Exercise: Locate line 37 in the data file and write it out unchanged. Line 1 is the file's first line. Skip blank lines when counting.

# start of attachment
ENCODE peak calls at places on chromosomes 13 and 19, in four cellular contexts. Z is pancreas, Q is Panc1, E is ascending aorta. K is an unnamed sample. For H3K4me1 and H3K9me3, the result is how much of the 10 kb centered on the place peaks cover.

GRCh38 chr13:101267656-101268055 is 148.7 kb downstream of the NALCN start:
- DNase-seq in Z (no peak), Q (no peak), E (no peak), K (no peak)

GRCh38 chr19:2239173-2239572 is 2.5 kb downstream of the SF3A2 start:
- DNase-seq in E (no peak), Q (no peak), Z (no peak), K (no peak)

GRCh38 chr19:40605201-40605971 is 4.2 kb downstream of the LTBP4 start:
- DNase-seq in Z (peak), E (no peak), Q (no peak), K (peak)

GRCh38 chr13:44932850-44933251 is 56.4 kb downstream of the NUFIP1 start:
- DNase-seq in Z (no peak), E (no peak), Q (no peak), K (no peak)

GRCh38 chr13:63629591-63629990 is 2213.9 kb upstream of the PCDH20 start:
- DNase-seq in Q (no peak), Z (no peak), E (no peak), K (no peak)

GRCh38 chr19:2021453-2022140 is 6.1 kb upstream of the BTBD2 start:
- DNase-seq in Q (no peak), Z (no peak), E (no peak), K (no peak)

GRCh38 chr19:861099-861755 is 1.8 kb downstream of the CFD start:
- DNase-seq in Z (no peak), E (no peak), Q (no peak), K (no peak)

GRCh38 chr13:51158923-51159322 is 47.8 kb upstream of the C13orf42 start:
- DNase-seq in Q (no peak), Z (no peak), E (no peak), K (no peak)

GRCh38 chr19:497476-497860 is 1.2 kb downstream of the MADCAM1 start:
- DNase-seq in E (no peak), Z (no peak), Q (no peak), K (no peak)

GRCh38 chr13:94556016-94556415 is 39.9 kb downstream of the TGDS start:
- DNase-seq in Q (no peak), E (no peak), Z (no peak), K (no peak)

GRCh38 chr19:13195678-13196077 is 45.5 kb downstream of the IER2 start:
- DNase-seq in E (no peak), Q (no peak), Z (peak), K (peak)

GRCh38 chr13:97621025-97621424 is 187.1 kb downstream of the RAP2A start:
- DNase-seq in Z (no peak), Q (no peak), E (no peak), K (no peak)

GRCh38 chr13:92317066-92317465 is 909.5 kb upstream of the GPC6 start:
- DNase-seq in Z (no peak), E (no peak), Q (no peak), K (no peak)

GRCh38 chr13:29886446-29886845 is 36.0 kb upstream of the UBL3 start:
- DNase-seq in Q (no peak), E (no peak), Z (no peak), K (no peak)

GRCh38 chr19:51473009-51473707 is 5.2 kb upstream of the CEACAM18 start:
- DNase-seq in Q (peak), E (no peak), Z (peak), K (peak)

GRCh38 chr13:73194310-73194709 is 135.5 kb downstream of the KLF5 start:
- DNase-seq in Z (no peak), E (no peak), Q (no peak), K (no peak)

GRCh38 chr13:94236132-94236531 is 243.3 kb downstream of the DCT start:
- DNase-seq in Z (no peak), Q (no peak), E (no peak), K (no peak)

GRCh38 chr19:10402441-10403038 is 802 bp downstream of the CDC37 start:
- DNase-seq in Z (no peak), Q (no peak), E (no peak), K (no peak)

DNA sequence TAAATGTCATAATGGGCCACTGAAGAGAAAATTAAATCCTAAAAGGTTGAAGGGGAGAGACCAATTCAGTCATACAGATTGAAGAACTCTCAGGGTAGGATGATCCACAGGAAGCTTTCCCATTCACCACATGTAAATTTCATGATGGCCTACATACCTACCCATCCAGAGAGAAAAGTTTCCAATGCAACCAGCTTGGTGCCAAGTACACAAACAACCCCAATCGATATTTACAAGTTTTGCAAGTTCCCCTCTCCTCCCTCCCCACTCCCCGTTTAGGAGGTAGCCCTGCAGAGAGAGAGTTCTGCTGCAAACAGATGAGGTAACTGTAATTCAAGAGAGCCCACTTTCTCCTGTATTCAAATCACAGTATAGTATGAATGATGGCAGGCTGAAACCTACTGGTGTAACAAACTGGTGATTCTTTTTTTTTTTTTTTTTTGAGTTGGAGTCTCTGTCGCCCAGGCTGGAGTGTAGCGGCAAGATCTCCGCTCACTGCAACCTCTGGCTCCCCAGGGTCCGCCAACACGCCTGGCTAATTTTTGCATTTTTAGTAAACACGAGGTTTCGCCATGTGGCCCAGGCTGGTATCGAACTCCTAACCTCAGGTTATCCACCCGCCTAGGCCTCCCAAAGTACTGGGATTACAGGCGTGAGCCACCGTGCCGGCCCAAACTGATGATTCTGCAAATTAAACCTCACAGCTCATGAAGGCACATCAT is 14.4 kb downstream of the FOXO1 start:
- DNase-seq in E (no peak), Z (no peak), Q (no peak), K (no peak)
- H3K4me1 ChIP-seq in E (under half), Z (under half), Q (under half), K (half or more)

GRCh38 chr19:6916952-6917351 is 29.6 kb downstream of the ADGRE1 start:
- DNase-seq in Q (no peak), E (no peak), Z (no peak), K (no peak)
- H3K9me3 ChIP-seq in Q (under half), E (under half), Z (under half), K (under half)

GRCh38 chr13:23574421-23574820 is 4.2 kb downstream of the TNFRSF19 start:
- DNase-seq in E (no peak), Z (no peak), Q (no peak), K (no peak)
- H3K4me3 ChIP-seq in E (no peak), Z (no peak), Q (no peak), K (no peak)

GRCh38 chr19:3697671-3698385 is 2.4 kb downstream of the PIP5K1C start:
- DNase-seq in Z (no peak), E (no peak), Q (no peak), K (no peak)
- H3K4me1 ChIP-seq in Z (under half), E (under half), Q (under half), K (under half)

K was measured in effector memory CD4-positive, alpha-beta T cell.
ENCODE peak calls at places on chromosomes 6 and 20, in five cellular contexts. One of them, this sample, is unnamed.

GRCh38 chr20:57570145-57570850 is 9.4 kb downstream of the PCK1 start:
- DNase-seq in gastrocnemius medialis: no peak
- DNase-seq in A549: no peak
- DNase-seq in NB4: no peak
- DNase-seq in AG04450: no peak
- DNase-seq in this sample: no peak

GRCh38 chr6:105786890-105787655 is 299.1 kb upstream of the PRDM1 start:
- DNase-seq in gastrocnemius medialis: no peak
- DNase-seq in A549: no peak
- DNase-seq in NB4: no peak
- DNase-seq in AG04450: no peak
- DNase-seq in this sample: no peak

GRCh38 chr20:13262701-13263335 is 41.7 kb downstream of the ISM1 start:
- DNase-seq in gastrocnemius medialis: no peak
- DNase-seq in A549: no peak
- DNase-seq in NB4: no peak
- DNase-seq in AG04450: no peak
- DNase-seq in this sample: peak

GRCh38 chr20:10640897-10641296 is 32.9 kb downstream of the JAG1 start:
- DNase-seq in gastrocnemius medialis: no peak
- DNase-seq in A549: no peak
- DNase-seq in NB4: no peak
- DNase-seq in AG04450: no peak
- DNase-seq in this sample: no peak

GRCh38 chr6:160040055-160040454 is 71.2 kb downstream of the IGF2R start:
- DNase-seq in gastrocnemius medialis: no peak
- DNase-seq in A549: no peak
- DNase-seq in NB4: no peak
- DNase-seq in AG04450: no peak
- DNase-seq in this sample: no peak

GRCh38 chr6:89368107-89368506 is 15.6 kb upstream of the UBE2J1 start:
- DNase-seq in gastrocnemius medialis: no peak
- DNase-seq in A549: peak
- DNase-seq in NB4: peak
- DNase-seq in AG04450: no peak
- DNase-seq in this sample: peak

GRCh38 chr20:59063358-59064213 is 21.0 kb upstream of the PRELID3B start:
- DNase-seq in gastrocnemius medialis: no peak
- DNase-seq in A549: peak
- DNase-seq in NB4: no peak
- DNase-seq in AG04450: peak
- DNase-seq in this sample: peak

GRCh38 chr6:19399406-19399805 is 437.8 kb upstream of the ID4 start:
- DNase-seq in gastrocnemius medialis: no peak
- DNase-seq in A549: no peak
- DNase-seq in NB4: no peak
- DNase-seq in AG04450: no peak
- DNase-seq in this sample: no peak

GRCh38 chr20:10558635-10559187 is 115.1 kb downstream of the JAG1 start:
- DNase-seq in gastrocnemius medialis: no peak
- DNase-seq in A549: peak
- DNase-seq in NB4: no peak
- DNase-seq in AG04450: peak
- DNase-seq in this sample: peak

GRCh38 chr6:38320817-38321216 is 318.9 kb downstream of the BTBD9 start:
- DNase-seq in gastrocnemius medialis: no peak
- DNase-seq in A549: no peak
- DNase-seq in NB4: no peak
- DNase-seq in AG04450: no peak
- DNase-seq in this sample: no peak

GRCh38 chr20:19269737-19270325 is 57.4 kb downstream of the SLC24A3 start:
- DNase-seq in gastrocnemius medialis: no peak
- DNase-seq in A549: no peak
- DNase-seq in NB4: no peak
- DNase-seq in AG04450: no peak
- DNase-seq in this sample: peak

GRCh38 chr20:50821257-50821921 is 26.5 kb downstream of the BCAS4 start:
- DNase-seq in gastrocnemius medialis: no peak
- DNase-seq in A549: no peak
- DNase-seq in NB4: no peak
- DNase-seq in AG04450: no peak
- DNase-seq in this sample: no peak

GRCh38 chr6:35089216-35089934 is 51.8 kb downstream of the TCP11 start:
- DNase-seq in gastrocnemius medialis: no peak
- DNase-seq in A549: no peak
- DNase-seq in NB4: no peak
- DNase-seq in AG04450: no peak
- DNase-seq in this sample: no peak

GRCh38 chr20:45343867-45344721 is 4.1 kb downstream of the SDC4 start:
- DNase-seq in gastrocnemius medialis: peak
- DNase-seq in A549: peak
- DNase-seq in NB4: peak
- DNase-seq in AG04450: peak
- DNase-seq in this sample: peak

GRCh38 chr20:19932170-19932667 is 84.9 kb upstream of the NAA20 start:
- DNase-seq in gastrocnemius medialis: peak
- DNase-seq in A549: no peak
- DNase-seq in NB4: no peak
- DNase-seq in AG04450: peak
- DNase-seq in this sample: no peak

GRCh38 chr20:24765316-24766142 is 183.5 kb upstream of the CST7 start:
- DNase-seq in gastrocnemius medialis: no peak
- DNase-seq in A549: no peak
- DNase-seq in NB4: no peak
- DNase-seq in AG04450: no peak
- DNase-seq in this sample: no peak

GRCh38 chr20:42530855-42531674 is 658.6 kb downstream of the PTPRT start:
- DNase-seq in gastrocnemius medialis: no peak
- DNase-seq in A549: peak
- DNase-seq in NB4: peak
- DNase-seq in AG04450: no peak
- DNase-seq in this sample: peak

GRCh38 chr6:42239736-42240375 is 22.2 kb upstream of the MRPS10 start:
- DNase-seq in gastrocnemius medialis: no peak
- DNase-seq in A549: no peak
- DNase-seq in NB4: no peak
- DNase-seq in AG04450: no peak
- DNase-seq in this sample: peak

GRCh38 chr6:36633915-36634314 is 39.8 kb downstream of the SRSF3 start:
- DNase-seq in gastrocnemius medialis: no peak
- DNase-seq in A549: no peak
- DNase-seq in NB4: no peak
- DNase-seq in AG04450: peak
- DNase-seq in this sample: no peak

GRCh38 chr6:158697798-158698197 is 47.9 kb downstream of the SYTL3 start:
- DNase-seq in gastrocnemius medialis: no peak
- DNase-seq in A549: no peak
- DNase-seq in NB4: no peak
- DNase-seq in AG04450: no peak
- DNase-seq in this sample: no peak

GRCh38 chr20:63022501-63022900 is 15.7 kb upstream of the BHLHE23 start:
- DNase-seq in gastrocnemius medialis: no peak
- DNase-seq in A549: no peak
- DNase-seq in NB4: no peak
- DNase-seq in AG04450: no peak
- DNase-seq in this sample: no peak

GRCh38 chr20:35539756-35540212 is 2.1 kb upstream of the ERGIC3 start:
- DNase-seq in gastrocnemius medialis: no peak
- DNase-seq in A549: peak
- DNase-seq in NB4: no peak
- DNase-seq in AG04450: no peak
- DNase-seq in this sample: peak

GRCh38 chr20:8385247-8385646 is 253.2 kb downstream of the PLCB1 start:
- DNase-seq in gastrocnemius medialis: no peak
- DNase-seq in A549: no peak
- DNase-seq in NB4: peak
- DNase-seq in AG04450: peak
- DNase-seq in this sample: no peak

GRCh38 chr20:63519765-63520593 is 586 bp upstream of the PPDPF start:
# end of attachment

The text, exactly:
- DNase-seq in Z (no peak), Q (no peak), E (no peak), K (no peak)